Just a few weeks earlier that month we got the call on a Saturday morning from the nursing home just blocks from our house that my Mom had died before the ambulance could even be called. We threw on some clothes and went to find Mom dead and alone in what then seemed to me to be the cold and sterile environment of her room. We stayed with her till the Mortuary van came to take her to the funeral home. I helped the attendant wrap my Mom up in sheets and put her in the van. I will not ever be able to forget the sight of her in death or the feelings associated with that day. Her pallor was yellow tinged and waxen. The expression on her face seemed to me a mixture of surprise and minor pain. It did not look as if she’d suffered but that she was still thinking about living even in death.

In some ways Vicki and I were emotionally numb that morning. We had just completed bringing Mom to Phoenix (at her request), finding her a good home, (she needed 24 hour care) and making her as comfortable as possible. We were just 10 minutes from her and though she had been diagnosed as terminal, we expected a few months or weeks at least before she passed away. In fact in was only 6 days after we moved her from Selma, Alabama to Phoenix, Arizona before she was gone.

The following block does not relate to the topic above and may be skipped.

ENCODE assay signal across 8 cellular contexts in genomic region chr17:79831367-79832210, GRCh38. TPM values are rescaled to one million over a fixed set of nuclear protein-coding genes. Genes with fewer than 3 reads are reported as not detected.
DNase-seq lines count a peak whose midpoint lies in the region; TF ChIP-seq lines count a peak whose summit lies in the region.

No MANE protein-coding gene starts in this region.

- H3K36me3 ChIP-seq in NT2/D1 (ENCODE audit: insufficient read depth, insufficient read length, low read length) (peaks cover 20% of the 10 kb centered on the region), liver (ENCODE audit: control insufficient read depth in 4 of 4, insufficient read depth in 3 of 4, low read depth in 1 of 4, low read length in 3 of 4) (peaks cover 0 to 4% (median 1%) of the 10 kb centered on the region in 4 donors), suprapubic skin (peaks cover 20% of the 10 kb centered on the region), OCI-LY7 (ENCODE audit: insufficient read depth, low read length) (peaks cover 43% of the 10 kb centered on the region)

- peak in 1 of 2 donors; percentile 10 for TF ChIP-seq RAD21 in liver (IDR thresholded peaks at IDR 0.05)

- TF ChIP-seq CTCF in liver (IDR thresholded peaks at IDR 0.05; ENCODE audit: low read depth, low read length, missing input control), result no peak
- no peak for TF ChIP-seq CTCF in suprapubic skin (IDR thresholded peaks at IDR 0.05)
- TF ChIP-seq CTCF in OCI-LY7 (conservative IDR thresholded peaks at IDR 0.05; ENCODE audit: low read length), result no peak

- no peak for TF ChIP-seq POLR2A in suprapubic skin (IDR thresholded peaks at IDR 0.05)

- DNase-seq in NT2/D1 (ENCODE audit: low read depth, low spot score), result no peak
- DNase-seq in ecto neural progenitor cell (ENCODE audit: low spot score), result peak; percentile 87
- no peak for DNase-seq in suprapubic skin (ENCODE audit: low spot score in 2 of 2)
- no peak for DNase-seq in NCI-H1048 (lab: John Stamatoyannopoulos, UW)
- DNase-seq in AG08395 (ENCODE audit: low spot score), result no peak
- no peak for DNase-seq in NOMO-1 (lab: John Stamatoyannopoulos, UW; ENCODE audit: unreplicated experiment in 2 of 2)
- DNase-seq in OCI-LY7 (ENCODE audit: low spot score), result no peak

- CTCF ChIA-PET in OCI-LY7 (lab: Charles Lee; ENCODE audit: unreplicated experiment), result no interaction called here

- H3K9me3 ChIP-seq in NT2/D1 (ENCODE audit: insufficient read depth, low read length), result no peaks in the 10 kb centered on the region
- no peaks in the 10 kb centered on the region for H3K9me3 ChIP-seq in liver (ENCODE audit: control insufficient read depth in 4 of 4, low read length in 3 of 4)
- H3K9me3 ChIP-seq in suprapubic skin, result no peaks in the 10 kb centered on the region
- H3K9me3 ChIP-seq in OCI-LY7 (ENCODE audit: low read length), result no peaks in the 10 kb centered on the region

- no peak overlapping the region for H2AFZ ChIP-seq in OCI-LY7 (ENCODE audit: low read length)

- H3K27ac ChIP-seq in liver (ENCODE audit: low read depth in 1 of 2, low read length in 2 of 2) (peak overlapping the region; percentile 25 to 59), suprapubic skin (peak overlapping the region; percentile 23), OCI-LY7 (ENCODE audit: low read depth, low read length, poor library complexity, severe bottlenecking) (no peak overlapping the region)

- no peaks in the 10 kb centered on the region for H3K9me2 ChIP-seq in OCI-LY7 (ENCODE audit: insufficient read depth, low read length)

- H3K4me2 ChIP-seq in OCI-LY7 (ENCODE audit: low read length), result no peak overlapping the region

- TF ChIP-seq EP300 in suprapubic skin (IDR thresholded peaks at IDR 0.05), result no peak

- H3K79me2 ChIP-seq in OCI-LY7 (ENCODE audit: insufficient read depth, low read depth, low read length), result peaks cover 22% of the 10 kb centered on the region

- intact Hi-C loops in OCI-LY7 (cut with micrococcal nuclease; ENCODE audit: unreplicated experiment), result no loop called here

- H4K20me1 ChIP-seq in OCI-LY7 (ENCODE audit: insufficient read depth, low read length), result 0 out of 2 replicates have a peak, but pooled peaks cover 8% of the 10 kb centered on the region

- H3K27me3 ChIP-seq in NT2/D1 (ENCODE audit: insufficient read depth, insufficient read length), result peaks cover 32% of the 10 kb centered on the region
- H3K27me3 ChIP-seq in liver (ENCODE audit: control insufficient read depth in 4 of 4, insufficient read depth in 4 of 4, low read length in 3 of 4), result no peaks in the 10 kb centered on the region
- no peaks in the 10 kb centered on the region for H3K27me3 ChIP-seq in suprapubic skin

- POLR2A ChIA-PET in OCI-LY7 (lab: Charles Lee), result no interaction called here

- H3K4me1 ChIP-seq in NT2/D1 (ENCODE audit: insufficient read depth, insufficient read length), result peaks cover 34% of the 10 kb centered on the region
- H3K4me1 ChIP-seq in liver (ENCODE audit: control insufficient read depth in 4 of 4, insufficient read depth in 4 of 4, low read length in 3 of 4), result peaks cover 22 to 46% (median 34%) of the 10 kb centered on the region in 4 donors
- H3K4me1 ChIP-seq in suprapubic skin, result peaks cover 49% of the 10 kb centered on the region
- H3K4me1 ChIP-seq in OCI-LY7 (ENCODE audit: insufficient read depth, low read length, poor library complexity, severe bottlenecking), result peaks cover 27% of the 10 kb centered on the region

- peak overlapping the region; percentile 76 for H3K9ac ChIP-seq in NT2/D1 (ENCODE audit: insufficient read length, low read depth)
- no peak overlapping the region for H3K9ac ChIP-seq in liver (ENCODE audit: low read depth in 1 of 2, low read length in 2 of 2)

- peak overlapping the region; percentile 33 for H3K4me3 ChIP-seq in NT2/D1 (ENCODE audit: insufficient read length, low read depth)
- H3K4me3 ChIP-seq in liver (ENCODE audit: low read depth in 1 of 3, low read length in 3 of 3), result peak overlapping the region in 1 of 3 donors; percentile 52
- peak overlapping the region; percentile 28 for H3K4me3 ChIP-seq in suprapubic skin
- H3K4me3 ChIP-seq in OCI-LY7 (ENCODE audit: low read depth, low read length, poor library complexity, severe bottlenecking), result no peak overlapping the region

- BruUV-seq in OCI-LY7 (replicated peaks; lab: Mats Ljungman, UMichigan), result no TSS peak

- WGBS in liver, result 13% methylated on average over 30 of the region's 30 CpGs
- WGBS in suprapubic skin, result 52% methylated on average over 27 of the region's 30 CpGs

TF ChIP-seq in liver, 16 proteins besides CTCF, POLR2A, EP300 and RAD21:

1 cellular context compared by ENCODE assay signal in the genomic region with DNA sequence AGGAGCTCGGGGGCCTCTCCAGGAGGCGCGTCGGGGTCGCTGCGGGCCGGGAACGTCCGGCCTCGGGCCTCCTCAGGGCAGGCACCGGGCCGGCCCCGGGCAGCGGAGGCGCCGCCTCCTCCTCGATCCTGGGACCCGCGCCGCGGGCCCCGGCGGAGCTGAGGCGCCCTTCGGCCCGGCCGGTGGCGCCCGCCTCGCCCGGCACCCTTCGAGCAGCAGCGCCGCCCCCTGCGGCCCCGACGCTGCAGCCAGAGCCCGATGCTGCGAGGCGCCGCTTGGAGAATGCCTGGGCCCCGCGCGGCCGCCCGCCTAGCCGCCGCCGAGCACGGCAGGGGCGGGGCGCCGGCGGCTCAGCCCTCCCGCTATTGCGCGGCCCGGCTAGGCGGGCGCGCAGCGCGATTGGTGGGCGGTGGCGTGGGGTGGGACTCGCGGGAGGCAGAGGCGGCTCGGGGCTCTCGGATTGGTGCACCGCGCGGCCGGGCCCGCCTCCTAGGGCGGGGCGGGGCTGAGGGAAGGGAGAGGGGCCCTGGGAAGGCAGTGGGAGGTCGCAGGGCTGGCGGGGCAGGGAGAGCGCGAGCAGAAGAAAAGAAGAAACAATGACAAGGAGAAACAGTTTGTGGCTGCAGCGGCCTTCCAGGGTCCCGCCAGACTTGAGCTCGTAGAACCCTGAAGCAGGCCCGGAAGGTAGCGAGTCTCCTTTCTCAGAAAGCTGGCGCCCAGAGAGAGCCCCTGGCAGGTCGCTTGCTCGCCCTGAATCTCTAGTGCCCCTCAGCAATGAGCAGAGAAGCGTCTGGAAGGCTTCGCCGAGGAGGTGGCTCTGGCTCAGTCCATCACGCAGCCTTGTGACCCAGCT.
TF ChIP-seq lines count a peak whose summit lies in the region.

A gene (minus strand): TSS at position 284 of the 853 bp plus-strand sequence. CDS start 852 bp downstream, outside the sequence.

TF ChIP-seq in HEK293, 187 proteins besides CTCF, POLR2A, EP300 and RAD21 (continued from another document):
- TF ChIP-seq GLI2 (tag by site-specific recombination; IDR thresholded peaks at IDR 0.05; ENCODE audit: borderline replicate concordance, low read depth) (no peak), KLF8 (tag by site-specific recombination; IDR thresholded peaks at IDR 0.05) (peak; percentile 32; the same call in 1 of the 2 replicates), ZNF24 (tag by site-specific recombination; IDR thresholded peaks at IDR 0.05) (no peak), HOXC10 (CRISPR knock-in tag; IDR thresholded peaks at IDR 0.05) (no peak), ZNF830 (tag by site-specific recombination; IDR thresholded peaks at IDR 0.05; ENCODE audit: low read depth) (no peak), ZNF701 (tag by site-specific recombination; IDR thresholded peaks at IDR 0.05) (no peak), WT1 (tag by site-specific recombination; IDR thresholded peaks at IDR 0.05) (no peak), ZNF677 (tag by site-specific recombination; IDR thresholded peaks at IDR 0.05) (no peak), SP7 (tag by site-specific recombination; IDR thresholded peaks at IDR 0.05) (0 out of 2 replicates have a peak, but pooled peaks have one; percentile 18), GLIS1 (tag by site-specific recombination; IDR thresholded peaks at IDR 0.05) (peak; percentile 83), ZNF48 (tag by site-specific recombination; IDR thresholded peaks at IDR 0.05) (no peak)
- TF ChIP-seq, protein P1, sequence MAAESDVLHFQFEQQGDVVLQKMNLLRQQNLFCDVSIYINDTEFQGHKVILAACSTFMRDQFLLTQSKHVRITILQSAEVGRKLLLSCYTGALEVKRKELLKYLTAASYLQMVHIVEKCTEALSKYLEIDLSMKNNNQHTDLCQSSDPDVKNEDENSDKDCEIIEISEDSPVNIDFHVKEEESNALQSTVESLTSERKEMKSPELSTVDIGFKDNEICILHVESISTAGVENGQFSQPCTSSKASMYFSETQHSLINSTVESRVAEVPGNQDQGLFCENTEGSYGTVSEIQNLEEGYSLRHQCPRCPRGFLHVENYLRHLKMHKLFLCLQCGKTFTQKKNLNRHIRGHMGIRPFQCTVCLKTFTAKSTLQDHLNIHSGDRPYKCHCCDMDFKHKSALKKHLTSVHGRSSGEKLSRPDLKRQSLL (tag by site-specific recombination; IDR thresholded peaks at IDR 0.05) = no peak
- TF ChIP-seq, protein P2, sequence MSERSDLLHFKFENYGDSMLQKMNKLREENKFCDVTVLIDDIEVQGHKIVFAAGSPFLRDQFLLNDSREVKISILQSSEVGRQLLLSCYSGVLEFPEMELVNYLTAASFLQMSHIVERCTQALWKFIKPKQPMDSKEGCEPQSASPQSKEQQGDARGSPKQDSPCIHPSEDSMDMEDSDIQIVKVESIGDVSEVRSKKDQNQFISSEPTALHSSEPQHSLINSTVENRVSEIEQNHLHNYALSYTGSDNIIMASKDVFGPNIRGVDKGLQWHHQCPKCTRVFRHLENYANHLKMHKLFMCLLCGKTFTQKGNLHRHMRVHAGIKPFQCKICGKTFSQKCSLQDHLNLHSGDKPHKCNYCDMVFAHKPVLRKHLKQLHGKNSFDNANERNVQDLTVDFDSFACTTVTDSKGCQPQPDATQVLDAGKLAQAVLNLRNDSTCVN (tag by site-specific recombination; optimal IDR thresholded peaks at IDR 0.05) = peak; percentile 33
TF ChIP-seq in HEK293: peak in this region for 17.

Our hearts and our wills were broken by the sheer irony of the situation.

In response to these sad and tragic events in my life I wrote the following songs. “I said Goodbye” was written about our pet Missy and “Now that you’re Gone” was inspired by the death of my Mother and the realization that I was all that was left of my parent’s family.

I place them here for your perusal and comment.



I said Goodbye to an Old Friend Today

I cried like a baby as she slipped Away

No one had told me that I’d feel this way

When I said Goodbye to an Old Friend Today

Verse 2

We’d been fast friends for the last 15 years

I think I saw her most every day

Now I’m not able to hold back my tears

After saying Goodbye to my Old Friend Today


I know the act of loving is not without it’s cost

The payment is the ending and the pain of the loss

But I can’t stop trying to feel this love I feel

Maybe that’s why I’m crying from knowing that it’s real

 Now I’m sad and wondering was the time too soon

But it was my decision and I’m left with just this tune

I guess this is my life I guess there’s nothing left to say

That’s why I said Goodbye to my Old Friend Today


I said Goodbye to an Old Friend today

 I cried like a baby as she slipped Away



 Now that you’re gone I feel so empty

Now that you’re gone I just don’t know what to do